Make Your Printable Advent Calendar

by mihgasper

Do you want to learn how to make a printable advent calendar? You can create a unique one and share it with your friends for a lovely holiday experience.

Advent is a time of expectations and calendars are a traditional way to count down to one of the most popular holidays in the world - Christmas. This article will show you a step-by-step process to create your very own printable advent calendar to enhance a holiday experience and light some sparkles in the eyes of children who are the most thankful costumers of the advent season.

We will start with some raw material, available for free. We'll use an open-source (also completely free) program for the design, adapt the creation for printing, and show how to promote the final design if you want to share it with a wider (why not worldwide) audience.

Step 1 - The Idea

An advent calendar is typically made of 24 or 25 units, one for each day in December, starting with December 1 and ending with December 24 (Christmas Eve) or December 25 (Christmas).

Please note that Advent time is originally based on the liturgical year which is also called Christian year. It always starts on Sunday, so the first day of Advent is not a fixed day (December 3 in 2023, December 1 in 2024, November 25 in 2025, etc), so the 'real' Advent calendar has a variable number of days for each year.

For practical and commercial reasons most of us start the famous countdown to Christmas on the first day in December and most calendars mark the first 24 days in December sometimes adding something extra for Christmas Day.

We will go with the flow and create a calendar with 24 ideas for days (evenings, actually) before Christmas. Classic commercial advent calendars offer quotes, devotions, small (or not-so-small) gifts, or family activities to make these days special. For our purpose, we will suggest the reading of fairy tales, one for each evening in December.

Storytelling, after all, is a traditional activity, perfectly suitable for the Advent time.

Step 2 - Getting the Material

We will need 24 illustrations of fairy tales. The selection is up to you. Graphics of Public Domain illustrations are available all over the internet at sites like Archive.org, OpenClipart.org, Pixabay.com, and so on. For practical reasons, we decided to use illustrations by Carl Offterdinger, Fedor Flinzer, and Emil Dolleschall who all excelled at the beginning of the 20th century. Their pictures are amazing and look a bit old-fashioned which makes them even better for our purpose of connecting the Advent feeling of the present with centuries of tradition.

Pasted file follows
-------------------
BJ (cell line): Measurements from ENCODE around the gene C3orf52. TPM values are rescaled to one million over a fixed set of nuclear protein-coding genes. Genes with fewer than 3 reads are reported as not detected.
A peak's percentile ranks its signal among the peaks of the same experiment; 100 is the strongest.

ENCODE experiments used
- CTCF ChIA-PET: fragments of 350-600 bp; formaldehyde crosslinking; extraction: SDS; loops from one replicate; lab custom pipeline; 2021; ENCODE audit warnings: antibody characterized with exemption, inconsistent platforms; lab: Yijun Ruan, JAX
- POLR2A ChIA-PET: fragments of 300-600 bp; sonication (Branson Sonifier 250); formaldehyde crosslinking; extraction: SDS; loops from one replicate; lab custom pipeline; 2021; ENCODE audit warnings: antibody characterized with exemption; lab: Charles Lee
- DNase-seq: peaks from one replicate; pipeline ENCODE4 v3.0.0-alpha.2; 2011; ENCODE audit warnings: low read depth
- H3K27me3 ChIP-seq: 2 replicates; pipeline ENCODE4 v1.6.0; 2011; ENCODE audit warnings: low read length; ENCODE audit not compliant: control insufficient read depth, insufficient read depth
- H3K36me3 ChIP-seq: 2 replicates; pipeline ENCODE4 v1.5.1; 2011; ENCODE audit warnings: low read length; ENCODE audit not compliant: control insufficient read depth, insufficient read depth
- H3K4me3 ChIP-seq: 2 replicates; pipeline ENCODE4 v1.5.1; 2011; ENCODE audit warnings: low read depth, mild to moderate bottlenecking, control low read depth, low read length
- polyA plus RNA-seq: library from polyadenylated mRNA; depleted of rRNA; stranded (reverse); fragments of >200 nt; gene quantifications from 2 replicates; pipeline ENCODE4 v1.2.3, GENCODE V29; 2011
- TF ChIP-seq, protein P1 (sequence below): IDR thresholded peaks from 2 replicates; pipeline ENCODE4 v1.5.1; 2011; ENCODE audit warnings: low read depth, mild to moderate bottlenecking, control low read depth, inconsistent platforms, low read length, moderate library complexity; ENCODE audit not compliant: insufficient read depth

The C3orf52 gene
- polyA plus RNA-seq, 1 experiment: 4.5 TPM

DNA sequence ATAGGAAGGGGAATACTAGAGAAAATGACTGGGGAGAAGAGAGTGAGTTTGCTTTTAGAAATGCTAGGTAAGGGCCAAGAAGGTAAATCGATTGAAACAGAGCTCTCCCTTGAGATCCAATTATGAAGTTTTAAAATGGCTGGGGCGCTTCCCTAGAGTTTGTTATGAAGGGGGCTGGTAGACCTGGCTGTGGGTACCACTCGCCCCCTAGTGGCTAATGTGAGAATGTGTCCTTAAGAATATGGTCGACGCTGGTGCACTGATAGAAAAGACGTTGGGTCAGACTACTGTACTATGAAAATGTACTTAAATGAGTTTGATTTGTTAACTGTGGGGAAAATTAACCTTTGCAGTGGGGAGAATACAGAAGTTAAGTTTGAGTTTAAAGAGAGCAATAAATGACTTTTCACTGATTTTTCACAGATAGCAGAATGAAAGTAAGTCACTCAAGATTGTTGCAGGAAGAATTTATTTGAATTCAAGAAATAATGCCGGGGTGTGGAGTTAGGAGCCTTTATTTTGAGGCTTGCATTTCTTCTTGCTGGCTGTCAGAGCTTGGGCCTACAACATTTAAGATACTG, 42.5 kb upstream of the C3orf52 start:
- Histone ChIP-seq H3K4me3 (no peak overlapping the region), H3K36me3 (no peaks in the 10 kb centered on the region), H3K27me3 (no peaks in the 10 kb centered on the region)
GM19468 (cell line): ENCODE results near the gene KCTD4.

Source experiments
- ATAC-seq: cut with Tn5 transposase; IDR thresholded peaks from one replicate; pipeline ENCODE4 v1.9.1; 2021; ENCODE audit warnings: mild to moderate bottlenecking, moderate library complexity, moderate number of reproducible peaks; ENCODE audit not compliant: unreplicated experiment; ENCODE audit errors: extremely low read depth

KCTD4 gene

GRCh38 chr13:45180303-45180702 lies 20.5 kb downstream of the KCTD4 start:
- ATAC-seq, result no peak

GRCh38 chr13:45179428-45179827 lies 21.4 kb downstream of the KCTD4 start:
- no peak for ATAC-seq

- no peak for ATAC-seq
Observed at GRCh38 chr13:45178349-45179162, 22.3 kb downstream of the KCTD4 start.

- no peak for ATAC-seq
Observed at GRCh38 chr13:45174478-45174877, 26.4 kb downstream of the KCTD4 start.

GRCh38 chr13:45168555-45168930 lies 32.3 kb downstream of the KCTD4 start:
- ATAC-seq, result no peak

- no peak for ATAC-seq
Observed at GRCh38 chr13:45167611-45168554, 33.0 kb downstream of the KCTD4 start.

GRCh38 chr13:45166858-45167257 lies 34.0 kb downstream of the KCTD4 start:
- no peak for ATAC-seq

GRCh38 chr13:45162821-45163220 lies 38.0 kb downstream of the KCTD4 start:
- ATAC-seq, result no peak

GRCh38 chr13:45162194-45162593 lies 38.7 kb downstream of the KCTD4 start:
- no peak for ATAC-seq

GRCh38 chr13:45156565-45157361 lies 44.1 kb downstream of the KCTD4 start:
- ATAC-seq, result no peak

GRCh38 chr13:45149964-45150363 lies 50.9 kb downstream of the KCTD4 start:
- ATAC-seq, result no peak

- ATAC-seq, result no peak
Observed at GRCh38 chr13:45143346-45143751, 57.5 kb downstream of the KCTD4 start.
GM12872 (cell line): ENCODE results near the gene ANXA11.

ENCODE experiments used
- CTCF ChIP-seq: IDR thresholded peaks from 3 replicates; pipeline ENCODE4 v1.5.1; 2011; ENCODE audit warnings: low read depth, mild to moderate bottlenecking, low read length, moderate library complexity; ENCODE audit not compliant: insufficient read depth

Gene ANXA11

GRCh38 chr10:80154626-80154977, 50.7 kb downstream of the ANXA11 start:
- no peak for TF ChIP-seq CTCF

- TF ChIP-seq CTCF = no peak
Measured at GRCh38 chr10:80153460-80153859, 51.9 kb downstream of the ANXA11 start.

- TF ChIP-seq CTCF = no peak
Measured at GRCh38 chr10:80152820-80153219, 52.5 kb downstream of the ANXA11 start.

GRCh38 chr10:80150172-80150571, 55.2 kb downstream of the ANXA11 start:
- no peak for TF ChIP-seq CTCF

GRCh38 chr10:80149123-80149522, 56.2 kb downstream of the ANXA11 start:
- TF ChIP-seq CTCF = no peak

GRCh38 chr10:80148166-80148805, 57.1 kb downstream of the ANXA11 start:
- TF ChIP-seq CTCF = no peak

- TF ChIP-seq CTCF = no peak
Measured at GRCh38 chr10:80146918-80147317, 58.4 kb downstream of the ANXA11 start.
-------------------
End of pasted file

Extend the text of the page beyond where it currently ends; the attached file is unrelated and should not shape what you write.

We will use the illustrations from the book roughly translated Nice Fairy Tales. They are available here and here.

We have to download all the pictures to the folder of our choice. The order of pictures (fairy tales) is not essential. We will use the exact sequence from the book but you can change it if you want.

If we put all the illustrations on one page only, they will be pretty small, so we decided to make this printable advent calendar on two pages, suitable for printing on ISO (International standard) and American standards which slightly differ by format.

Step 3 - Program for Design

To create the calendar in the desired format we need a computer program. The most popular programs are Microsoft Office Word (not the best for graphic design) and Adobe Photoshop but both programs are quite expensive, which led us to choose a great open-source alternative.

Inkscape is a free alternative to commercial programs for computer design. It is driven by an enthusiastic community that constantly improves the program without charge. Of course, there is a chance to donate to the developers if you want.

Inkscape can be downloaded for free. Just choose your operating system (Windows, Mac OS, Linux) and the version you prefer (standard or portable). Whatever you decide, the program will do the job without a problem. After downloading you'll need to install it.

Step 4 - Computer Design

After installation, run Inkscape. A blank window will appear with some menus around the screen. Don't be overwhelmed by numerous options because for our purpose we'll only need some basic point-and-shoot clicking and a couple of specific commands.

make-advent-calendar-1

We have to insert all the elements. This means 12 graphic files for each page of this two-page advent calendar. Inserting in Inkscape is simple, just simultaneously press Ctrl and I (ctrl-I) and choose your file. A dialog like this will appear:

make-advent-calendar-2

Don't worry. All default settings are fine. Just press Enter.

make-advent-calendar-3

Then repeat the process until all your pictures are on the screen. Arrange them in the desired order.

A hint: there's an option to use a grid, so you'll easily manage distances and alignments. Just press shift-# to set it on or off, however and whenever you like it. The grid is for display only. It will not be printed.